Duluth searches for new flag
Mayor Emily Larson put out a call for people to submit a fresh design for the city of Duluth's official flag this week, explaining the current municipal banner no longer measures up, in her eyes.
"It doesn't tell a very clear story of who we are. It's an image that not many people are familiar with. It doesn't pop at you with any sense of identity. It isn't something that people have a specific reverence for," she said.
Larson views Duluth's seldom-seen flag as a missed chance.
"A flag actually becomes a transformational image upon which you can build a stronger identity. So, we have an opportunity for community members to submit what they think would make good elements in a flag, whether it's reflecting our natural world or our history, telling a fuller story of who we are," she said.
During a community meeting at Denfeld High School on Wednesday night, Larson outlined the process by which the city aims to create a new flag with help from a volunteer committee and members of the community planning department.
Erik Torch, a member of that citizen review committee, acknowledged that designing a city flag may seem like an act of whimsy but he said: "It's a symbol that people can gather meaning from and that can demonstrate civic pride and civic connection. Those things are really important."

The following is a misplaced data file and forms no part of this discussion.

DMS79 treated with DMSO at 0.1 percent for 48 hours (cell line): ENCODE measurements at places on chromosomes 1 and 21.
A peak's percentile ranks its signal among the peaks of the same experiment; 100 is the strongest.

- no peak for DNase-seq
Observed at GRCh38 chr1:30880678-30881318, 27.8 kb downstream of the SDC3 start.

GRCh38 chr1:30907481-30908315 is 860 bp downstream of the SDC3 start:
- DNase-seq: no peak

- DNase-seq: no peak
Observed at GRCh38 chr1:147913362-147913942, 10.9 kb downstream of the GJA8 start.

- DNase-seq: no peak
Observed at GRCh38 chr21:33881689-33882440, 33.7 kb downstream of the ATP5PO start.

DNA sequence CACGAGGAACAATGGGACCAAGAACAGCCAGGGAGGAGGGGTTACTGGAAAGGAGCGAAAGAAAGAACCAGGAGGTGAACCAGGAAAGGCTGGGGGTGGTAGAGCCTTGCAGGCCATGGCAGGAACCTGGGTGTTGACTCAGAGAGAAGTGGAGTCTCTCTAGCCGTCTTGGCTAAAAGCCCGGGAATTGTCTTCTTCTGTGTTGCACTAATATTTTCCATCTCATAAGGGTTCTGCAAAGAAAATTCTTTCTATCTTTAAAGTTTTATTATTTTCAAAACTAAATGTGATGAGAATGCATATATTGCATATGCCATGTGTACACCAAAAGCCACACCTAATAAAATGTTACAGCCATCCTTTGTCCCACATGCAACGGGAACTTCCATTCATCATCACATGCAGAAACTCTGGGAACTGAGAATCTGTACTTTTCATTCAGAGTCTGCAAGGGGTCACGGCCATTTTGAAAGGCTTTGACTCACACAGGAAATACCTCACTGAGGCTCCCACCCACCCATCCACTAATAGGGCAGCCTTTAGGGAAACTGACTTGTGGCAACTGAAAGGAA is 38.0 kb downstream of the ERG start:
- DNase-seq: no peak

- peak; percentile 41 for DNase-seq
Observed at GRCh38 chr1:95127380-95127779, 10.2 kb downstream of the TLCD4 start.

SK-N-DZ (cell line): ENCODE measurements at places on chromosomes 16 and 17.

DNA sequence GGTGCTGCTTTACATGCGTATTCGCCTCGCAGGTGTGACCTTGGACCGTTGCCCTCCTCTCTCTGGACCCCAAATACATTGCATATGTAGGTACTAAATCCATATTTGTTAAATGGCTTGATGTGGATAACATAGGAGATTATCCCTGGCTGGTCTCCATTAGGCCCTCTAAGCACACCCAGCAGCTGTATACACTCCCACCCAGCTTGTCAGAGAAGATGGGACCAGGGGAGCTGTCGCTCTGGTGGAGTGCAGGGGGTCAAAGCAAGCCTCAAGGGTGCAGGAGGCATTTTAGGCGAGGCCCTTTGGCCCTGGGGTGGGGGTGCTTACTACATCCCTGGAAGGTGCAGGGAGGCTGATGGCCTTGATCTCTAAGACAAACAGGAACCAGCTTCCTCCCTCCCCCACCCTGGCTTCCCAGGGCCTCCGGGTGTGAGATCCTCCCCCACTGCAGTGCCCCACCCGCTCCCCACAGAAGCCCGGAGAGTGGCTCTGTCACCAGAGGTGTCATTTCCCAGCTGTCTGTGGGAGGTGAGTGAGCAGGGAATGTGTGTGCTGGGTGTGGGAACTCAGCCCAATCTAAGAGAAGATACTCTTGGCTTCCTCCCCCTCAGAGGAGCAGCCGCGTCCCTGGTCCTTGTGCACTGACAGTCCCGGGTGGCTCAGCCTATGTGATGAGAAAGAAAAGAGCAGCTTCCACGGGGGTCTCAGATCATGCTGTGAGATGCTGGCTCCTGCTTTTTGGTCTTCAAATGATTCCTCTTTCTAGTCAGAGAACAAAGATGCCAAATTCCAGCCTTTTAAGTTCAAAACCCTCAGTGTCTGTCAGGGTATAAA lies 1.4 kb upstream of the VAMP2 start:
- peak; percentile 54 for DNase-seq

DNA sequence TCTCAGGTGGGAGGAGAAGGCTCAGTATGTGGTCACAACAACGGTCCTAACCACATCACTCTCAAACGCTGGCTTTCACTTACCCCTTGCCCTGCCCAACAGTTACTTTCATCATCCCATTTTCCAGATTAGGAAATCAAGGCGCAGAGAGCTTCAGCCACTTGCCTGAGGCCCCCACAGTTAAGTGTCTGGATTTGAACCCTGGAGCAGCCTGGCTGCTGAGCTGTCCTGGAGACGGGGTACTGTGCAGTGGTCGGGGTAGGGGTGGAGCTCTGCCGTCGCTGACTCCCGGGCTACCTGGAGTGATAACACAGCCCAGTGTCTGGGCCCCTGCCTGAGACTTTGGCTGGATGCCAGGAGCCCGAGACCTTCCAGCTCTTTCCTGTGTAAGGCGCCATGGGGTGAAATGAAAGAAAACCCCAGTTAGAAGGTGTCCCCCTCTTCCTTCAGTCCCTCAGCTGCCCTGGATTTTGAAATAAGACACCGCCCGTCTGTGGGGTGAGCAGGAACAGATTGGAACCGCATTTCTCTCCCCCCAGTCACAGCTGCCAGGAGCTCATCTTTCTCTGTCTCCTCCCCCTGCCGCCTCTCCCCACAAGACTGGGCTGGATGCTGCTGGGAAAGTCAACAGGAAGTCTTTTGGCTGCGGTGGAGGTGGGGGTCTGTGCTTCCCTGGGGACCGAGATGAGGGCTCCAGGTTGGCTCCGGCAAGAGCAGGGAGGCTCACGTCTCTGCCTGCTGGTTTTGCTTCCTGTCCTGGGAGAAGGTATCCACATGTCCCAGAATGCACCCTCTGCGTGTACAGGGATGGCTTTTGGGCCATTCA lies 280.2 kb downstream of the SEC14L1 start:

The city will accept proposed designs until April 12, and the final proposed design is then to be determined by the volunteer committee with input from Larson. When the process is complete, the new flag design will go to the Duluth City Council for consideration this summer.
But at least one aspiring local flag designer said he's inclined to reluctantly sit out the selection.
'Tilt Town' flag
Nick Sunsdahl said he has been intrigued by vexillology — the study of flags — since fourth grade.
When he read in the Duluth News Tribune last summer that the city was looking to revamp its flag as part of its Imagine Duluth 2035 initiative, Sunsdahl sprang to action. He created a three-color design for what he calls the "Tilt Town" flag — a nod to musician Paul Metsa's nickname for Duluth.
Sunsdahl drew inspiration from the simple geometric design of nautical flags and worked with a palette of green, blue and white — colors which play prominently in the city's current flag.
"I thought, 'Let's not rock the boat.' Green, blue, white — those are great colors. They're also the universal colors of peace," he said.
A green triangle on the left of his flag illustrates Duluth's hillside, intersecting with a blue base representing Lake Superior, topped by a white band reflecting the region's winter weather and the glaciers that shaped the local landscape.
Sunsdahl teaches industrial arts at the Fond du Lac Ojibwe School and said he avoided the use of local structural landmarks, such as the Aerial Lift Bridge, in part out of respect for the area's indigenous history prior to European settlement.
Sunsdahl printed up 500 stickers featuring his design, which are now in circulation throughout the community.